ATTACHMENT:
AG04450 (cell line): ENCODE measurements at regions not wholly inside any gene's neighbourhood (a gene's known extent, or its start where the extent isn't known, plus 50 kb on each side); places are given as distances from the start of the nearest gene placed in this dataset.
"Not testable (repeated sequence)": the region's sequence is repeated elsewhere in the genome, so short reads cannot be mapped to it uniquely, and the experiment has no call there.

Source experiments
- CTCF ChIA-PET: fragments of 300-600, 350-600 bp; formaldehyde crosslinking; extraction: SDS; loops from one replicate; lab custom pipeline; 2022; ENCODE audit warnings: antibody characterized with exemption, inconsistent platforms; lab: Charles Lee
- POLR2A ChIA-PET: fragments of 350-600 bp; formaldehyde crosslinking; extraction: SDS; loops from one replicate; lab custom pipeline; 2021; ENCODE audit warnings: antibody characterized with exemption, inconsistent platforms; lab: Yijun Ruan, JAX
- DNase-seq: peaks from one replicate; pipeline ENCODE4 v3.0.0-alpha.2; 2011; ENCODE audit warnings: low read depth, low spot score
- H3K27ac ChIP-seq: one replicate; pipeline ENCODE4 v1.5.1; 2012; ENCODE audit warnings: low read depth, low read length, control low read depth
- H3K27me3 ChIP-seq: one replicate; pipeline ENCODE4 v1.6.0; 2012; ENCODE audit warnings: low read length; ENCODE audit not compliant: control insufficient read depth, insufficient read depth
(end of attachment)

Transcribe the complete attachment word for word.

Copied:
AG04450 (cell line): ENCODE measurements at regions not wholly inside any gene's neighbourhood (a gene's known extent, or its start where the extent isn't known, plus 50 kb on each side); places are given as distances from the start of the nearest gene placed in this dataset.
"Not testable (repeated sequence)": the region's sequence is repeated elsewhere in the genome, so short reads cannot be mapped to it uniquely, and the experiment has no call there.

Source experiments
- CTCF ChIA-PET: fragments of 300-600, 350-600 bp; formaldehyde crosslinking; extraction: SDS; loops from one replicate; lab custom pipeline; 2022; ENCODE audit warnings: antibody characterized with exemption, inconsistent platforms; lab: Charles Lee
- POLR2A ChIA-PET: fragments of 350-600 bp; formaldehyde crosslinking; extraction: SDS; loops from one replicate; lab custom pipeline; 2021; ENCODE audit warnings: antibody characterized with exemption, inconsistent platforms; lab: Yijun Ruan, JAX
- DNase-seq: peaks from one replicate; pipeline ENCODE4 v3.0.0-alpha.2; 2011; ENCODE audit warnings: low read depth, low spot score
- H3K27ac ChIP-seq: one replicate; pipeline ENCODE4 v1.5.1; 2012; ENCODE audit warnings: low read depth, low read length, control low read depth
- H3K27me3 ChIP-seq: one replicate; pipeline ENCODE4 v1.6.0; 2012; ENCODE audit warnings: low read length; ENCODE audit not compliant: control insufficient read depth, insufficient read depth